In recent years, improvements in digital technology have greatly enhanced mobile video solutions as they eliminate archaic, voluminous video tapes, facilitate the automation of uploading recorded files, automate the detection of events through sophisticated real-time image processing and enable real time streaming of video feeds through the use of state-of-the-art video codecs. Why should those solutions not be interoperable?
An example: suppose a neighboring officer arrives on-scene in a camera-equipped vehicle to support the local police force during a crisis. Can the captured video be shared with the local command center? Routing and firewall hurdles set aside, sharing the video will be limited unless he uses the same applications as the local jurisdiction, or a gateway that converts his video and associated metadata to the local jurisdiction's format (a bit like a radio-gateway patches two different LMR systems to allow those two same guys to talk).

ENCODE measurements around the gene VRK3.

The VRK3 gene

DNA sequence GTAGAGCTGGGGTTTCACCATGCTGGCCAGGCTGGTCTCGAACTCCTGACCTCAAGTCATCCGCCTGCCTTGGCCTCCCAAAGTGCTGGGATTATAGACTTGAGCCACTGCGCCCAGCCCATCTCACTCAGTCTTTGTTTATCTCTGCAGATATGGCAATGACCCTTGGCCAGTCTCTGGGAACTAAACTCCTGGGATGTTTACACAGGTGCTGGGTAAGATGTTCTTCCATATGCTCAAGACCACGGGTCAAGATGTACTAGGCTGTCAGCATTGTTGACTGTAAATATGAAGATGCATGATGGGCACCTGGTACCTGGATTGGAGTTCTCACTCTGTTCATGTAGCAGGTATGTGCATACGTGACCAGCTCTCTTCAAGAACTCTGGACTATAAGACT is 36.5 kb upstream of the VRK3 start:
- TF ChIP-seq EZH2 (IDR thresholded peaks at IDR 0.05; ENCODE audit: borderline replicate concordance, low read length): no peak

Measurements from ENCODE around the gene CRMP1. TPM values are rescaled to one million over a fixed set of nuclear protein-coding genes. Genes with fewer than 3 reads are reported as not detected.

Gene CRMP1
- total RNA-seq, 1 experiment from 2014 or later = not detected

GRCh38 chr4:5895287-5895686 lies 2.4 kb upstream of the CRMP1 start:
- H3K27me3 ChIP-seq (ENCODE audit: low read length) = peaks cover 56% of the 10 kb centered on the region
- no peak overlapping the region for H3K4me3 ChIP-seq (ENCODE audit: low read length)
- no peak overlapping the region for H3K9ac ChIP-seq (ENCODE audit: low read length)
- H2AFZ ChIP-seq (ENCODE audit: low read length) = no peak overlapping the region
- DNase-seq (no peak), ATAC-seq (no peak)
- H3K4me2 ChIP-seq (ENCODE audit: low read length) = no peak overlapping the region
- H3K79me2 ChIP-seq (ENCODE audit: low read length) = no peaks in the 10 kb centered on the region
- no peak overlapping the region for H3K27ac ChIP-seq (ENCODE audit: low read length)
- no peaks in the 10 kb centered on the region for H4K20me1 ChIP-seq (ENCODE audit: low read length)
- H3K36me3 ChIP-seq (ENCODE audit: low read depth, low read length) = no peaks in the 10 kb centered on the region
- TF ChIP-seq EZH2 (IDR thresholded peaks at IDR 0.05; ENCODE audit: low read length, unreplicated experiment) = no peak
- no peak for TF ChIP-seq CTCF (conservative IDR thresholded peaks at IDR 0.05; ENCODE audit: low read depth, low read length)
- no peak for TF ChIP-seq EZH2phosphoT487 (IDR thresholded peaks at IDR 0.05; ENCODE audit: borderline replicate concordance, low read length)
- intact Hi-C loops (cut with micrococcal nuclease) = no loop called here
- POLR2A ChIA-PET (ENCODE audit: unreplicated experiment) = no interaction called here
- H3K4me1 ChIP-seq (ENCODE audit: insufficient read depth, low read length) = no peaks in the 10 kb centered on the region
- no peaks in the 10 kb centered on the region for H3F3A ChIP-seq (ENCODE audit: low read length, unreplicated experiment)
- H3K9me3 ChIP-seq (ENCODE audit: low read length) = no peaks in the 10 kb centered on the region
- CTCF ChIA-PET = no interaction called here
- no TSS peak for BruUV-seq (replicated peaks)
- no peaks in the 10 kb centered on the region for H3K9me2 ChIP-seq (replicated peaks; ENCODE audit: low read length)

Although one might think the in-car mobile video solutions are rather complex, they are built around commercially available components such as cameras, DVR, computers, GPS units and routers that are standards-based, and can interoperate smoothly together in a variety of different environments.
Most in-car video mobile product vendors integrate the basic components in a unique architecture to provide their customers with what they believe is an optimal solution. Consequently, the product you are buying is proprietary. Although one vendor's components might be standardized, it does not mean you can swap these components for another vendor's brand without compromising the proper performance of the whole system.